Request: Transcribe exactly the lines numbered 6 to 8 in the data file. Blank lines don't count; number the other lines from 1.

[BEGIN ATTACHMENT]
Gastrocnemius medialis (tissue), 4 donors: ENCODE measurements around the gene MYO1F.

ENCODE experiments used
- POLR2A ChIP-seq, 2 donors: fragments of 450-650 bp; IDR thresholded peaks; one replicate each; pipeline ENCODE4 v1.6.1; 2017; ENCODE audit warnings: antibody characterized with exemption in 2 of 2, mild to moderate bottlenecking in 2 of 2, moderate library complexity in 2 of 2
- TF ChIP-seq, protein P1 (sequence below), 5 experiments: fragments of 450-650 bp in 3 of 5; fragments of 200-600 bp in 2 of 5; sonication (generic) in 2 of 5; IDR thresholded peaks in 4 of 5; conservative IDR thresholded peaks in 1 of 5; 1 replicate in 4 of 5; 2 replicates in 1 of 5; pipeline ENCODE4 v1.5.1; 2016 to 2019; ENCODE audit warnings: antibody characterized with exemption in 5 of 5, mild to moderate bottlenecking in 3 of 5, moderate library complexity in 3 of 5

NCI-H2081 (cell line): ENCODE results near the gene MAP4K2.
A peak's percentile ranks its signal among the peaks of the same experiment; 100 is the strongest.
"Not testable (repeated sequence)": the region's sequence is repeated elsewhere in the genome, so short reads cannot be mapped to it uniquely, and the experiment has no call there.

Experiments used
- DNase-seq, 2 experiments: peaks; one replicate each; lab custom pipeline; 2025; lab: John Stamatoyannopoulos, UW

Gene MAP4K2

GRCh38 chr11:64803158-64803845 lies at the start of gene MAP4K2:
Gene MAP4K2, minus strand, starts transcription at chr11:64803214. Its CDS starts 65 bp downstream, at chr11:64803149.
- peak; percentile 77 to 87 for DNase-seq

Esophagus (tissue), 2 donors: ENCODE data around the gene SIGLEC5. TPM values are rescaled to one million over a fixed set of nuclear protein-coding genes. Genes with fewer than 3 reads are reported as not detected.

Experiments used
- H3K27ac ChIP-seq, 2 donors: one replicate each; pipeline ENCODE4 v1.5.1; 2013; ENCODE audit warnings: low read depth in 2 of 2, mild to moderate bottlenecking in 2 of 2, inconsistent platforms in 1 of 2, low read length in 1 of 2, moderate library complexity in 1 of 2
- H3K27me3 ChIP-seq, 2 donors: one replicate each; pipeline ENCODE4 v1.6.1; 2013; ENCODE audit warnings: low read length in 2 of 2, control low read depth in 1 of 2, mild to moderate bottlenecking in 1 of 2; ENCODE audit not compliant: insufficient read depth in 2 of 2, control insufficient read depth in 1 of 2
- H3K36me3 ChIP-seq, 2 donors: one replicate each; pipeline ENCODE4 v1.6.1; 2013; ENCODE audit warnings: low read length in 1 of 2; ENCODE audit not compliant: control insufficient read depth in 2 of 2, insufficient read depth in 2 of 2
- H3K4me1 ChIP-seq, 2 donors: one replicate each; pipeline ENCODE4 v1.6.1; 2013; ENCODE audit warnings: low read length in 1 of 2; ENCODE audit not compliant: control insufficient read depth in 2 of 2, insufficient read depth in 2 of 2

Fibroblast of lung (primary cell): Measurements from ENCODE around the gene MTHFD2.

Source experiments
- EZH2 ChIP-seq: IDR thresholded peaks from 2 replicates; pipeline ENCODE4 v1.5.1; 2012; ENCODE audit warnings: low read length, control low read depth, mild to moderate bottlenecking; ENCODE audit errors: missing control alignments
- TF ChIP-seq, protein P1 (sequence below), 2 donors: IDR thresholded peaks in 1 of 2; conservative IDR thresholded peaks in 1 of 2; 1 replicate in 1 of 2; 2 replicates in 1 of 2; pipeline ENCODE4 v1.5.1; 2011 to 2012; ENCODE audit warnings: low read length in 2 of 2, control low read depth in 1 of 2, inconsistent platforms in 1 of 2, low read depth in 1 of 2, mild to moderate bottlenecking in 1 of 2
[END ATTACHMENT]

A peak's percentile ranks its signal among the peaks of the same experiment; 100 is the strongest.
"Not testable (repeated sequence)": the region's sequence is repeated elsewhere in the genome, so short reads cannot be mapped to it uniquely, and the experiment has no call there.

Experiments used